Open Access. Powered by Scholars. Published by Universities.®

Legal History Commons

Open Access. Powered by Scholars. Published by Universities.®

Articles 1 - 6 of 6

Full-Text Articles in Legal History

The Influence Of The Warren Court And Natural Rights On Substantive Due Process, James Marmaduke Jan 2019

The Influence Of The Warren Court And Natural Rights On Substantive Due Process, James Marmaduke

Calvert Undergraduate Research Awards

Advanced Research Winner 2019:

While the concept of substantive due process has guided judicial decision making even prior to the Civil War, it has become a lightning rod among the juristic community especially since the 1960s. This controversy includes issues ranging from the applicability and reliability to the cogency and legitimacy of the doctrine of substantive due process Many scholars attribute the skepticism toward the concept of substantive due process to be the result of a paradigm shift in the middle of the 20th century when this concept transitioned from an economic and property rights based approach to one ...


Framer’S Intent: Gouverneur Morris, The Committee Of Style, And The Creation Of The Federalist Constitution, William M. Treanor Jan 2019

Framer’S Intent: Gouverneur Morris, The Committee Of Style, And The Creation Of The Federalist Constitution, William M. Treanor

Georgetown Law Faculty Publications and Other Works

At the end of the proceedings of the federal constitutional convention, the delegates appointed the Committee on Style and Arrangement to bring together the textual provisions that the convention had previously agreed to and to prepare a final constitution. Pennsylvania delegate Gouverneur Morris was assigned to draft the document for the committee, and, with few revisions and little debate, the convention subsequently adopted the Committee’s proposed constitution. For more than two hundred years, questions have been raised as to whether Morris as drafter covertly made changes in the text in order to advance his constitutional vision, but the legal ...


Taking Constitutional Identities Away From The Courts, Pietro Faraguna Jan 2016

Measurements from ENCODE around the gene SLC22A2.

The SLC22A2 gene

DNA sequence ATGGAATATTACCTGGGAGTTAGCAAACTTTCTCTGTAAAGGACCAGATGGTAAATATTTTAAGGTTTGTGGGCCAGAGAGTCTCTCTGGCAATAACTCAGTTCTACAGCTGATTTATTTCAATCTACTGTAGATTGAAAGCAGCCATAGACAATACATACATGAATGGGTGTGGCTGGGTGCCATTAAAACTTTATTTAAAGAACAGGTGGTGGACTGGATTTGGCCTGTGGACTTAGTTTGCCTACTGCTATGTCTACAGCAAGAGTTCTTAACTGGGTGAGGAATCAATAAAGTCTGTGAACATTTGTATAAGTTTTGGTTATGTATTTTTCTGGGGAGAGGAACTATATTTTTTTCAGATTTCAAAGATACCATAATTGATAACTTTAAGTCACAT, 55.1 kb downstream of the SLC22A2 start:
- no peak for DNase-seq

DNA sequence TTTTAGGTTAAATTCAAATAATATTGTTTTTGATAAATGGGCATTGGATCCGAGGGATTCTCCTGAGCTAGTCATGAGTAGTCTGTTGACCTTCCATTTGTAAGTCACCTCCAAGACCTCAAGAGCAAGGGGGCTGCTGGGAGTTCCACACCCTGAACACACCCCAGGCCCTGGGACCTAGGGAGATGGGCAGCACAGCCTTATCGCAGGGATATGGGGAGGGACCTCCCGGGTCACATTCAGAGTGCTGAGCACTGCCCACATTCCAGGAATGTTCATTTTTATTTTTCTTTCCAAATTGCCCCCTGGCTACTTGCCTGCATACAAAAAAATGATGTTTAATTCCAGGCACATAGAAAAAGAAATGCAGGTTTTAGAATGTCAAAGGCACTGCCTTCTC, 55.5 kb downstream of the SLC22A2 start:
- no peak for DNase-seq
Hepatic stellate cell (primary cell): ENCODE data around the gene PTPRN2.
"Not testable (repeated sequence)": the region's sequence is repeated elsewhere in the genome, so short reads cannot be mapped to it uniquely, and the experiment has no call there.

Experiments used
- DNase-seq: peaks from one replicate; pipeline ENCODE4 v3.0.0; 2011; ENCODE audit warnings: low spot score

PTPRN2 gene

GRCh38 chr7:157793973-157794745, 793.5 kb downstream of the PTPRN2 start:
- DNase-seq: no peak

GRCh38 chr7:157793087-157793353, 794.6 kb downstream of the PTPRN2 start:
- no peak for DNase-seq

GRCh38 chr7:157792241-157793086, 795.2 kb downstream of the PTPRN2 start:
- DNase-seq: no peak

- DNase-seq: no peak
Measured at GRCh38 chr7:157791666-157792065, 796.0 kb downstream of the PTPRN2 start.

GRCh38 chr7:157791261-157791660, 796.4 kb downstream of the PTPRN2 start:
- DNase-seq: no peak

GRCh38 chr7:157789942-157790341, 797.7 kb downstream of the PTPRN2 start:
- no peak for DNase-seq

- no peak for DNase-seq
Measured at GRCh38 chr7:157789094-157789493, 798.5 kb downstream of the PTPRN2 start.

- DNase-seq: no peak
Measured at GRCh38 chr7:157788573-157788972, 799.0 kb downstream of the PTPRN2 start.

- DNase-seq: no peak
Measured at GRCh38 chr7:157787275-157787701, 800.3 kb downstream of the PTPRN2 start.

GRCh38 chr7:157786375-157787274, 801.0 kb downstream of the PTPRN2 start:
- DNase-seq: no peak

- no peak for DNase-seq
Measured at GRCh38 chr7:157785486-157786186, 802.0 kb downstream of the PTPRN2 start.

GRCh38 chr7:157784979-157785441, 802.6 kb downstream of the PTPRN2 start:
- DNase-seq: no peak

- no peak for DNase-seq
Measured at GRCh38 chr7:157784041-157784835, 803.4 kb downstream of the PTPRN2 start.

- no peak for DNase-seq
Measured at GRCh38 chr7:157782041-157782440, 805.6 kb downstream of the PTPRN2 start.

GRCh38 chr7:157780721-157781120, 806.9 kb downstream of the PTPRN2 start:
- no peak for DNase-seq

Taking Constitutional Identities Away From The Courts, Pietro Faraguna

Brooklyn Journal of International Law

In federal states, constitutional identity is the glue that holds together the Union. On the contrary, in the European Union—not a fully-fledged federation yet—each Member state has its own constitutional identity. On the one hand, the Union may benefit from the particular knowledge, innovation, history, diversity, and culture of its individual states. On the other hand, identity-related claims may have a disintegrating effect. Constitutional diversity needs to come to terms with risks of disintegration. The Treaty on the European Union seeks a balance, providing the obligation to respect the constitutional identities of its Member states. Drawing from the ...


Closing The Doors To Justice: A Critique Of Pimentel V. Dreyfus And The Application Of Legal Formalism To The Elimination Of Food Assistance Benefits For Legal Immigrants, Hannah Zommick Nov 2014

Closing The Doors To Justice: A Critique Of Pimentel V. Dreyfus And The Application Of Legal Formalism To The Elimination Of Food Assistance Benefits For Legal Immigrants, Hannah Zommick

Seattle University Law Review

This Comment contends that the Ninth Circuit’s opinion in Pimentel v. Dreyfus employed a legal formalist approach and that by applying this framework, the court prevented legal immigrants, who were caught between the strict eligibility restrictions of welfare reform, from asserting their rights through the justice system. The legal formalist approach “treats the law as a set of scientific formulae or principles that are derived from the study of case law. These principles create an internal analytical framework which, when applied to a set of facts, leads the decision maker, through logical deduction, to the correct outcome in a ...


"Simple" Takes On The Supreme Court, Robert Tsai Dec 2012

"Simple" Takes On The Supreme Court, Robert Tsai

Robert L Tsai

This essay assesses black literature as a medium for working out popular understandings of America’s Constitution and laws. Starting in the 1940s, Langston Hughes’s fictional character, Jesse B. Semple, began appearing in the prominent black newspaper, the Chicago Defender. The figure affectionately known as “Simple” was undereducated, unsophisticated, and plain spoken - certainly to a fault according to prevailing standards of civility, race relations, and professional attainment. Butthese very traits, along with a gritty experience under Jim Crow, made him not only a sympathetic figure but also an armchair legal theorist. In a series of barroom conversations, Simple ably ...


Moral Foundations Of Constitutional Thought: Current Problems, Augustinian Prospects, Arthur J. Burke May 1991

Moral Foundations Of Constitutional Thought: Current Problems, Augustinian Prospects, Arthur J. Burke

Michigan Law Review

A Review of Moral Foundations of Constitutional Thought: Current Problems, Augustinian Prospects by Graham Walker